Hong Kong & beyond: Exclusive interview with Barclays' Rachel Huf

FA caught up with the new CEO of Barclays Hong Kong to discuss her strategic vision for the business and the bank's ongoing efforts in the sustainability space, the changing geopolitical landscape and her career transition from lawyer to leader.

Change brings with it opportunity, and the twist of fate that would lead recent Aussie law graduate, Rachel Huf, to relocate to Hong Kong nearly three decades ago, offered both in abundance.

Arriving in 1996 – less than a year before Hong Kong’s sovereign handover from Britain to China – Huf (pictured) made her first foray into investment banking at Bankers Trust, where she delved into the world of derivatives before developing the on-the-job acumen and adaptability that would render her fit to navigate the repercussions of the 1997 Asian financial crisis.

Following Deustche Bank's acquisition of Bankers Trust in 1999, Huf cut her capital markets teeth through assignment as a lawyer within the firm’s equities business. Further expanding her remit to provide legal support to the global markets team, soon she was well-equipped with the skillset required to embark on broader capital market roles.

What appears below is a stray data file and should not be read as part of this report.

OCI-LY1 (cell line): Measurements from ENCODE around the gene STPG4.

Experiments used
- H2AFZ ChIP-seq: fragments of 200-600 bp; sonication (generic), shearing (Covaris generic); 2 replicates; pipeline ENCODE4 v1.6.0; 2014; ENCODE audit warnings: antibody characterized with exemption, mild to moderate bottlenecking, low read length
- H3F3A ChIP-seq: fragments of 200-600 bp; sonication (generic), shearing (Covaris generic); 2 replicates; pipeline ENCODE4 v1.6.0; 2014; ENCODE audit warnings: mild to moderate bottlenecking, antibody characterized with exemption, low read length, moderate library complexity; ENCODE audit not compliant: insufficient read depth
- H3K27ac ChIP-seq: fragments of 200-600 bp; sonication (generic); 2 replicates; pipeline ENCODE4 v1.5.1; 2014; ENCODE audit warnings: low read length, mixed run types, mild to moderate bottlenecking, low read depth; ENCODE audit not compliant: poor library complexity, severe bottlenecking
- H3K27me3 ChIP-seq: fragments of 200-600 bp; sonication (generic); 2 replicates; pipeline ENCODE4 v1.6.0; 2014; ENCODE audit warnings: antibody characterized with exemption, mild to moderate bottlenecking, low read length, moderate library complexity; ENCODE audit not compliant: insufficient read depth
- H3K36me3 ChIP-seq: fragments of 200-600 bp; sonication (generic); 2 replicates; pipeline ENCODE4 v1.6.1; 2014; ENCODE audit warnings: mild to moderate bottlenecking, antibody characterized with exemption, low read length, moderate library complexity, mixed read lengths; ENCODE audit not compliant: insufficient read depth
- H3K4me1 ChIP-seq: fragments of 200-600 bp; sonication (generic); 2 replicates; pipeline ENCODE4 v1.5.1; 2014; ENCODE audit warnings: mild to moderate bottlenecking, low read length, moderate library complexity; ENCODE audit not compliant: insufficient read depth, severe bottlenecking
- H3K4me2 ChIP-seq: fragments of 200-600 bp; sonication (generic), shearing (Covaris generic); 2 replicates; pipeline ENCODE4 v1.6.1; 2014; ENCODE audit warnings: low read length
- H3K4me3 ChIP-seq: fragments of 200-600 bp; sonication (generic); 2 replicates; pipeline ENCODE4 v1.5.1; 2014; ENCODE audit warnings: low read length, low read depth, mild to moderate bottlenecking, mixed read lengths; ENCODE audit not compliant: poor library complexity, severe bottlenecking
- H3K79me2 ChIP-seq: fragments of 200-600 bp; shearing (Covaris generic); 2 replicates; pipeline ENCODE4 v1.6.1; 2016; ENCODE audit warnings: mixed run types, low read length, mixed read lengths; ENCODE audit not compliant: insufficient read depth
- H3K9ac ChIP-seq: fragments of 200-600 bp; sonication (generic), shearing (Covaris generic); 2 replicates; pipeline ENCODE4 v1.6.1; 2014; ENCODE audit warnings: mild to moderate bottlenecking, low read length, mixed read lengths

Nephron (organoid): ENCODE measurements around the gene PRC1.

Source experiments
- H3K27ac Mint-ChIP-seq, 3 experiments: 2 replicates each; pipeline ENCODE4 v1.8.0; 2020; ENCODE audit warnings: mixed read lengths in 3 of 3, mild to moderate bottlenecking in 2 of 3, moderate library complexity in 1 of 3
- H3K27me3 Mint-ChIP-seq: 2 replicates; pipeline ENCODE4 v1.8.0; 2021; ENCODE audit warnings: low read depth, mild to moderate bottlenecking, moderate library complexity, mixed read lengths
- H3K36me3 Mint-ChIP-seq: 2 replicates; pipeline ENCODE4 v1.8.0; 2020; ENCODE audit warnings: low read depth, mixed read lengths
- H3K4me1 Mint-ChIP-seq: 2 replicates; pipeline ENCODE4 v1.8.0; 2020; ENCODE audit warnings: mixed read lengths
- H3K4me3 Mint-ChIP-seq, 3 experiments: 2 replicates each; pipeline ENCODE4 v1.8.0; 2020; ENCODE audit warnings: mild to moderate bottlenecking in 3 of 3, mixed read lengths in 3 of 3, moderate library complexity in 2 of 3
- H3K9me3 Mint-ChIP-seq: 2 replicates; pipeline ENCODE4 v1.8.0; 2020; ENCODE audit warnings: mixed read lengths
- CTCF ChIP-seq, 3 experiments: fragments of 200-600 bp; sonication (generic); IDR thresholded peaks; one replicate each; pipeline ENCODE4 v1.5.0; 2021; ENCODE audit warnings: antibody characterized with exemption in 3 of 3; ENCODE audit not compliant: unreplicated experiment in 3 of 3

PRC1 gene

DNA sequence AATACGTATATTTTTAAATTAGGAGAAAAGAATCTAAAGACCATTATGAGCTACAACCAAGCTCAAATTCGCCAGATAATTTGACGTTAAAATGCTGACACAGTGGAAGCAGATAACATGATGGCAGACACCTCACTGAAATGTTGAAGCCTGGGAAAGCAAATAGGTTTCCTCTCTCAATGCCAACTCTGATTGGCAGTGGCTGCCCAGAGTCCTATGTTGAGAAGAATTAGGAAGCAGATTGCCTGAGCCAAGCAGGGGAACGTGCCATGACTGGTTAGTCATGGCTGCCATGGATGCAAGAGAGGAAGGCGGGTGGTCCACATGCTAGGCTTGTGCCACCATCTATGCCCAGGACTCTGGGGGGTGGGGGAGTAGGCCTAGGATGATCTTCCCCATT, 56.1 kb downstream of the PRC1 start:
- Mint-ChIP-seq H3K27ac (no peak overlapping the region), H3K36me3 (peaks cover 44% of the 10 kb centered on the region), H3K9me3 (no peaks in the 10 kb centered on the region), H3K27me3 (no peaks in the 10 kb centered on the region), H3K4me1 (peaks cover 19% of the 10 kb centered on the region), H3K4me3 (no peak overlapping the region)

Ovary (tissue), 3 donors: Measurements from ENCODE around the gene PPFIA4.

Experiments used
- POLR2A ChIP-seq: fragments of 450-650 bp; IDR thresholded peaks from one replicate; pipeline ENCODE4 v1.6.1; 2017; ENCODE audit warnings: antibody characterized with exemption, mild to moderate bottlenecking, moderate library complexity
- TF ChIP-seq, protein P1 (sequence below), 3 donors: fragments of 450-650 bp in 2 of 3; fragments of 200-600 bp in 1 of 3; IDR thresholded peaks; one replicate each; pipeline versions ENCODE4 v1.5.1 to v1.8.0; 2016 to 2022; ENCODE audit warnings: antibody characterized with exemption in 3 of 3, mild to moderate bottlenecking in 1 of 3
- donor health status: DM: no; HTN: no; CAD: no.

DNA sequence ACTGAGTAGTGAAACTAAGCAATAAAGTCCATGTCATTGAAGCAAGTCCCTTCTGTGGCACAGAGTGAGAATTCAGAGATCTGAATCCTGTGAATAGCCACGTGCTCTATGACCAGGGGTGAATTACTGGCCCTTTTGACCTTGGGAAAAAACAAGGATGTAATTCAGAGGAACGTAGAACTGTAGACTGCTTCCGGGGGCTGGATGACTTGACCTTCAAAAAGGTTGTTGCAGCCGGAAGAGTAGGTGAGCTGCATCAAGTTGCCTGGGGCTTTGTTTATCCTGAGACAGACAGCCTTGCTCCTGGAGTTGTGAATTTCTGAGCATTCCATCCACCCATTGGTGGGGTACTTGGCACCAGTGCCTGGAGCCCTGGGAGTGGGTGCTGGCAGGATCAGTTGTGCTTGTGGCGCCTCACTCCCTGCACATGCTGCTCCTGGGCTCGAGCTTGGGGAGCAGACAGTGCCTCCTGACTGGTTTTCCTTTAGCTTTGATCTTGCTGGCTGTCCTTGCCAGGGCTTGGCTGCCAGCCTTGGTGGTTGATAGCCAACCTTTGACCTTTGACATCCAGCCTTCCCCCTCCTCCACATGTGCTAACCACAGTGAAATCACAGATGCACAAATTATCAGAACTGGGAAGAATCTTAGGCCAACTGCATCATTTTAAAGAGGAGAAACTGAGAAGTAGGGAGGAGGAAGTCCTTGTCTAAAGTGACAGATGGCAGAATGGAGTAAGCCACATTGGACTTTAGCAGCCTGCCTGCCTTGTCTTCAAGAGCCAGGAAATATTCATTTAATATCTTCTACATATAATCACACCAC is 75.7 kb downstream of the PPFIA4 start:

Fast-forward to permanent residency and in 2004, Huf moved to Barclays as head of legal for Hong Kong, where she gained management experience alongside the London-headquartered bank’s pursuit of Asia-focussed growth: its Alpha Plan. With her responsibilities extending by region and continent, she also became a vocal advocate for diversity, equity and inclusion (DEI), initiating the bank’s Women’s Initiative Network (WIN) in Asia as a co-founder, and becoming an executive sponsor for Spectrum, the bank’s LGBTQ+ network.